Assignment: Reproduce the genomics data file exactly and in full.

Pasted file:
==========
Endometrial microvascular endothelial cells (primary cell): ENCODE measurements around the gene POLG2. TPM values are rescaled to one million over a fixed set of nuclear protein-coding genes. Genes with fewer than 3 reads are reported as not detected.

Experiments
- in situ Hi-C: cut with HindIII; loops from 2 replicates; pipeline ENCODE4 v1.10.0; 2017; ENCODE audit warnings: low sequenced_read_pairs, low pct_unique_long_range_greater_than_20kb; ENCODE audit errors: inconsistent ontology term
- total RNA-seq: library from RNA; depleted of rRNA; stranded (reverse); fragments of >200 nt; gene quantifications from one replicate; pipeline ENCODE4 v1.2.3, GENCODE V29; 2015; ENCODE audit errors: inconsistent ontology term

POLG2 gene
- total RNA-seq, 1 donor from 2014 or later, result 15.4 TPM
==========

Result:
Endometrial microvascular endothelial cells (primary cell): ENCODE measurements around the gene POLG2. TPM values are rescaled to one million over a fixed set of nuclear protein-coding genes. Genes with fewer than 3 reads are reported as not detected.

Experiments
- in situ Hi-C: cut with HindIII; loops from 2 replicates; pipeline ENCODE4 v1.10.0; 2017; ENCODE audit warnings: low sequenced_read_pairs, low pct_unique_long_range_greater_than_20kb; ENCODE audit errors: inconsistent ontology term
- total RNA-seq: library from RNA; depleted of rRNA; stranded (reverse); fragments of >200 nt; gene quantifications from one replicate; pipeline ENCODE4 v1.2.3, GENCODE V29; 2015; ENCODE audit errors: inconsistent ontology term

POLG2 gene
- total RNA-seq, 1 donor from 2014 or later, result 15.4 TPM